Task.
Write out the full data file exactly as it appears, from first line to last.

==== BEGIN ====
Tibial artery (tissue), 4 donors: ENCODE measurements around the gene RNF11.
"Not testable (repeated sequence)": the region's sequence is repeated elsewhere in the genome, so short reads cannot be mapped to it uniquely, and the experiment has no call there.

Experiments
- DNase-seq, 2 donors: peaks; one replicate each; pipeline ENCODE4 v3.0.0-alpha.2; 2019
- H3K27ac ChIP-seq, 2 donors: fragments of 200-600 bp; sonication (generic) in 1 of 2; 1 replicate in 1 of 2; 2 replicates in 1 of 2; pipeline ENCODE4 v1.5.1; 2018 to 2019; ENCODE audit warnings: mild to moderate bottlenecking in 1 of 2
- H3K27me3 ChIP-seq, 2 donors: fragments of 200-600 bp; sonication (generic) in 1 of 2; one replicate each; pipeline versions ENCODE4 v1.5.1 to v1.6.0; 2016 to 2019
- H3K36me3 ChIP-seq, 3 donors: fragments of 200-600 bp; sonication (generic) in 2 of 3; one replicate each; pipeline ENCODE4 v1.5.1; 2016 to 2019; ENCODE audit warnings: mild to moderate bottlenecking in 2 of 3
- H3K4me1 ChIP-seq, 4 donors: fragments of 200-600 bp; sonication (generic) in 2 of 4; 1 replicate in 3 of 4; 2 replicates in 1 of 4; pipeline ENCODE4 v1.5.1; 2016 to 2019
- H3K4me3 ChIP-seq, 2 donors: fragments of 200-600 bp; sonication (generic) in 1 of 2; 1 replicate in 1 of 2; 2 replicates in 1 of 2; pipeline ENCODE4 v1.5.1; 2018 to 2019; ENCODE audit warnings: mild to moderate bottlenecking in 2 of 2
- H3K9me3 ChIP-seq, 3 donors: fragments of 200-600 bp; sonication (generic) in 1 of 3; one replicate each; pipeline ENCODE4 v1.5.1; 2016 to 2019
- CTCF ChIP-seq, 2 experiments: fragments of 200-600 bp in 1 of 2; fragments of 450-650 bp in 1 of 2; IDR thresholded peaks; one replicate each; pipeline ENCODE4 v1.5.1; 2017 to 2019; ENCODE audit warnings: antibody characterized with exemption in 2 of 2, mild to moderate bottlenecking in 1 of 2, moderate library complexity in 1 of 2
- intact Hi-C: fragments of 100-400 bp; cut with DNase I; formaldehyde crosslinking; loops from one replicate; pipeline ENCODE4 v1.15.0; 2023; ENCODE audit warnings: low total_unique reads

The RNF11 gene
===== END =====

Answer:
Tibial artery (tissue), 4 donors: ENCODE measurements around the gene RNF11.
"Not testable (repeated sequence)": the region's sequence is repeated elsewhere in the genome, so short reads cannot be mapped to it uniquely, and the experiment has no call there.

Experiments
- DNase-seq, 2 donors: peaks; one replicate each; pipeline ENCODE4 v3.0.0-alpha.2; 2019
- H3K27ac ChIP-seq, 2 donors: fragments of 200-600 bp; sonication (generic) in 1 of 2; 1 replicate in 1 of 2; 2 replicates in 1 of 2; pipeline ENCODE4 v1.5.1; 2018 to 2019; ENCODE audit warnings: mild to moderate bottlenecking in 1 of 2
- H3K27me3 ChIP-seq, 2 donors: fragments of 200-600 bp; sonication (generic) in 1 of 2; one replicate each; pipeline versions ENCODE4 v1.5.1 to v1.6.0; 2016 to 2019
- H3K36me3 ChIP-seq, 3 donors: fragments of 200-600 bp; sonication (generic) in 2 of 3; one replicate each; pipeline ENCODE4 v1.5.1; 2016 to 2019; ENCODE audit warnings: mild to moderate bottlenecking in 2 of 3
- H3K4me1 ChIP-seq, 4 donors: fragments of 200-600 bp; sonication (generic) in 2 of 4; 1 replicate in 3 of 4; 2 replicates in 1 of 4; pipeline ENCODE4 v1.5.1; 2016 to 2019
- H3K4me3 ChIP-seq, 2 donors: fragments of 200-600 bp; sonication (generic) in 1 of 2; 1 replicate in 1 of 2; 2 replicates in 1 of 2; pipeline ENCODE4 v1.5.1; 2018 to 2019; ENCODE audit warnings: mild to moderate bottlenecking in 2 of 2
- H3K9me3 ChIP-seq, 3 donors: fragments of 200-600 bp; sonication (generic) in 1 of 3; one replicate each; pipeline ENCODE4 v1.5.1; 2016 to 2019
- CTCF ChIP-seq, 2 experiments: fragments of 200-600 bp in 1 of 2; fragments of 450-650 bp in 1 of 2; IDR thresholded peaks; one replicate each; pipeline ENCODE4 v1.5.1; 2017 to 2019; ENCODE audit warnings: antibody characterized with exemption in 2 of 2, mild to moderate bottlenecking in 1 of 2, moderate library complexity in 1 of 2
- intact Hi-C: fragments of 100-400 bp; cut with DNase I; formaldehyde crosslinking; loops from one replicate; pipeline ENCODE4 v1.15.0; 2023; ENCODE audit warnings: low total_unique reads

The RNF11 gene